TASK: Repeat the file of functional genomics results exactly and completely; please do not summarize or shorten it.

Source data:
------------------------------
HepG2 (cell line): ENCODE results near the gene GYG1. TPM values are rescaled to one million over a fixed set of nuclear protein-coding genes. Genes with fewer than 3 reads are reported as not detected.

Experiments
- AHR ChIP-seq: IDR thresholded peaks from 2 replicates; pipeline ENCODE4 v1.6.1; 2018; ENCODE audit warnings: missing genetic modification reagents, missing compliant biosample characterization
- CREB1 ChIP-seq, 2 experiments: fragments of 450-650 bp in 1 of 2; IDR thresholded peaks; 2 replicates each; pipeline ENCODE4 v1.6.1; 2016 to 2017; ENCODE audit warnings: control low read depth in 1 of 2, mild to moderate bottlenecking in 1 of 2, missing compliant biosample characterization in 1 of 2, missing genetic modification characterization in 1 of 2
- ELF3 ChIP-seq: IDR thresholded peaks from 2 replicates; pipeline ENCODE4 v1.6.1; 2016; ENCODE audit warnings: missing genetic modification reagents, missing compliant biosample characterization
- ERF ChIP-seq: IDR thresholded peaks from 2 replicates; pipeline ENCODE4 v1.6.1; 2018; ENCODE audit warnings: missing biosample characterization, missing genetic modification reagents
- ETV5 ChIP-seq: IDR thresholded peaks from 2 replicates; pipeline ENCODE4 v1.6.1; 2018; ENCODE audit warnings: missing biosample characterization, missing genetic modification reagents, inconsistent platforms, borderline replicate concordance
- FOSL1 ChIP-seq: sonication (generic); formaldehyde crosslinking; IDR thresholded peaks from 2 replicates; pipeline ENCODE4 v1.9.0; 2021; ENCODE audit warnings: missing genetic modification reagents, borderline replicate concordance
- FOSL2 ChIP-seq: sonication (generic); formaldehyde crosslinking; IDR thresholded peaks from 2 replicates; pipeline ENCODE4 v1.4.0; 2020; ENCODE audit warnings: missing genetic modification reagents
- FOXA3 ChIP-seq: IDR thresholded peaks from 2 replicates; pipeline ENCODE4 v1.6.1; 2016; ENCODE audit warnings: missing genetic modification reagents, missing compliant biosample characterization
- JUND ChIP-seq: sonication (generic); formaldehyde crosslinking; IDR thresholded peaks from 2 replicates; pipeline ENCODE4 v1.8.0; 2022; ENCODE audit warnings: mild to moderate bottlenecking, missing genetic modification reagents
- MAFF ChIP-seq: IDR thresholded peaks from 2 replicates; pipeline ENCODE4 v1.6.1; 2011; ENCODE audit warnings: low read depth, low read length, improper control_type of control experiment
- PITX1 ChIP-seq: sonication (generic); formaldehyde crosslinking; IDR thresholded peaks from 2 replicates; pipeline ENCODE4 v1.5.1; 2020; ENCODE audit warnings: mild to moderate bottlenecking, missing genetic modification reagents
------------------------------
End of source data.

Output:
HepG2 (cell line): ENCODE results near the gene GYG1. TPM values are rescaled to one million over a fixed set of nuclear protein-coding genes. Genes with fewer than 3 reads are reported as not detected.

Experiments
- AHR ChIP-seq: IDR thresholded peaks from 2 replicates; pipeline ENCODE4 v1.6.1; 2018; ENCODE audit warnings: missing genetic modification reagents, missing compliant biosample characterization
- CREB1 ChIP-seq, 2 experiments: fragments of 450-650 bp in 1 of 2; IDR thresholded peaks; 2 replicates each; pipeline ENCODE4 v1.6.1; 2016 to 2017; ENCODE audit warnings: control low read depth in 1 of 2, mild to moderate bottlenecking in 1 of 2, missing compliant biosample characterization in 1 of 2, missing genetic modification characterization in 1 of 2
- ELF3 ChIP-seq: IDR thresholded peaks from 2 replicates; pipeline ENCODE4 v1.6.1; 2016; ENCODE audit warnings: missing genetic modification reagents, missing compliant biosample characterization
- ERF ChIP-seq: IDR thresholded peaks from 2 replicates; pipeline ENCODE4 v1.6.1; 2018; ENCODE audit warnings: missing biosample characterization, missing genetic modification reagents
- ETV5 ChIP-seq: IDR thresholded peaks from 2 replicates; pipeline ENCODE4 v1.6.1; 2018; ENCODE audit warnings: missing biosample characterization, missing genetic modification reagents, inconsistent platforms, borderline replicate concordance
- FOSL1 ChIP-seq: sonication (generic); formaldehyde crosslinking; IDR thresholded peaks from 2 replicates; pipeline ENCODE4 v1.9.0; 2021; ENCODE audit warnings: missing genetic modification reagents, borderline replicate concordance
- FOSL2 ChIP-seq: sonication (generic); formaldehyde crosslinking; IDR thresholded peaks from 2 replicates; pipeline ENCODE4 v1.4.0; 2020; ENCODE audit warnings: missing genetic modification reagents
- FOXA3 ChIP-seq: IDR thresholded peaks from 2 replicates; pipeline ENCODE4 v1.6.1; 2016; ENCODE audit warnings: missing genetic modification reagents, missing compliant biosample characterization
- JUND ChIP-seq: sonication (generic); formaldehyde crosslinking; IDR thresholded peaks from 2 replicates; pipeline ENCODE4 v1.8.0; 2022; ENCODE audit warnings: mild to moderate bottlenecking, missing genetic modification reagents
- MAFF ChIP-seq: IDR thresholded peaks from 2 replicates; pipeline ENCODE4 v1.6.1; 2011; ENCODE audit warnings: low read depth, low read length, improper control_type of control experiment
- PITX1 ChIP-seq: sonication (generic); formaldehyde crosslinking; IDR thresholded peaks from 2 replicates; pipeline ENCODE4 v1.5.1; 2020; ENCODE audit warnings: mild to moderate bottlenecking, missing genetic modification reagents